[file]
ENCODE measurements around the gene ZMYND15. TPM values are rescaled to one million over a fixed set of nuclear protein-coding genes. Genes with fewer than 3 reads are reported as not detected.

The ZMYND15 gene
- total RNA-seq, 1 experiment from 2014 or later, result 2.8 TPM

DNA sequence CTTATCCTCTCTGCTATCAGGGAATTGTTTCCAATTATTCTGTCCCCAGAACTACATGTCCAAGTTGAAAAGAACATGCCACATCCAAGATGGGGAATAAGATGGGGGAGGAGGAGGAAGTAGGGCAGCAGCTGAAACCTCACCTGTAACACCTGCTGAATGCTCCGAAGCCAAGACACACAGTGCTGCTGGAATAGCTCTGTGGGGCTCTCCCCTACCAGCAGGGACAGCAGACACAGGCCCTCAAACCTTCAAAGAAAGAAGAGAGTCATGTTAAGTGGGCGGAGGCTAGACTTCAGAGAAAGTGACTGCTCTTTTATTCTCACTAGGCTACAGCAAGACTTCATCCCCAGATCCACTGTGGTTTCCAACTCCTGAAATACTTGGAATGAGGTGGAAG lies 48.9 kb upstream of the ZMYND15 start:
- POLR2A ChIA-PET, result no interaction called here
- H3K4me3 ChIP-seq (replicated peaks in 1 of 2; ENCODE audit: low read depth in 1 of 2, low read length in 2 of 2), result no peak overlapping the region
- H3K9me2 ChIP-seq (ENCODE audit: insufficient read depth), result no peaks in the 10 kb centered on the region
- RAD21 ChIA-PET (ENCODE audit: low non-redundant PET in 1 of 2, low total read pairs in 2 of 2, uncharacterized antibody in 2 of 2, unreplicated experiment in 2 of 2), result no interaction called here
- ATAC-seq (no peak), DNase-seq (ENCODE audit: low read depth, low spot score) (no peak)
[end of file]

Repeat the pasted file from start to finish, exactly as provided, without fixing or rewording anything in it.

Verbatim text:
ENCODE measurements around the gene ZMYND15. TPM values are rescaled to one million over a fixed set of nuclear protein-coding genes. Genes with fewer than 3 reads are reported as not detected.

The ZMYND15 gene
- total RNA-seq, 1 experiment from 2014 or later, result 2.8 TPM

DNA sequence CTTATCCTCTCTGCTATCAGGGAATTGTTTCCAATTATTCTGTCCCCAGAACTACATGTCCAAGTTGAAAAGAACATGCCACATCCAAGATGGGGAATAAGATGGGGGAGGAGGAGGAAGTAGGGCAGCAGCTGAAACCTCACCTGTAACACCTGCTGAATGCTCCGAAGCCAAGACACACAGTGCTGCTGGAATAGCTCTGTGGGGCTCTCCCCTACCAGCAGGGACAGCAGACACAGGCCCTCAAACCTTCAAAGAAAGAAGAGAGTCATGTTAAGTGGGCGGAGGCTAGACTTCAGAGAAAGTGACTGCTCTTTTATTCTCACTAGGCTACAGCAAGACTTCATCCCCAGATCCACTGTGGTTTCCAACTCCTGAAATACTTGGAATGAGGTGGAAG lies 48.9 kb upstream of the ZMYND15 start:
- POLR2A ChIA-PET, result no interaction called here
- H3K4me3 ChIP-seq (replicated peaks in 1 of 2; ENCODE audit: low read depth in 1 of 2, low read length in 2 of 2), result no peak overlapping the region
- H3K9me2 ChIP-seq (ENCODE audit: insufficient read depth), result no peaks in the 10 kb centered on the region
- RAD21 ChIA-PET (ENCODE audit: low non-redundant PET in 1 of 2, low total read pairs in 2 of 2, uncharacterized antibody in 2 of 2, unreplicated experiment in 2 of 2), result no interaction called here
- ATAC-seq (no peak), DNase-seq (ENCODE audit: low read depth, low spot score) (no peak)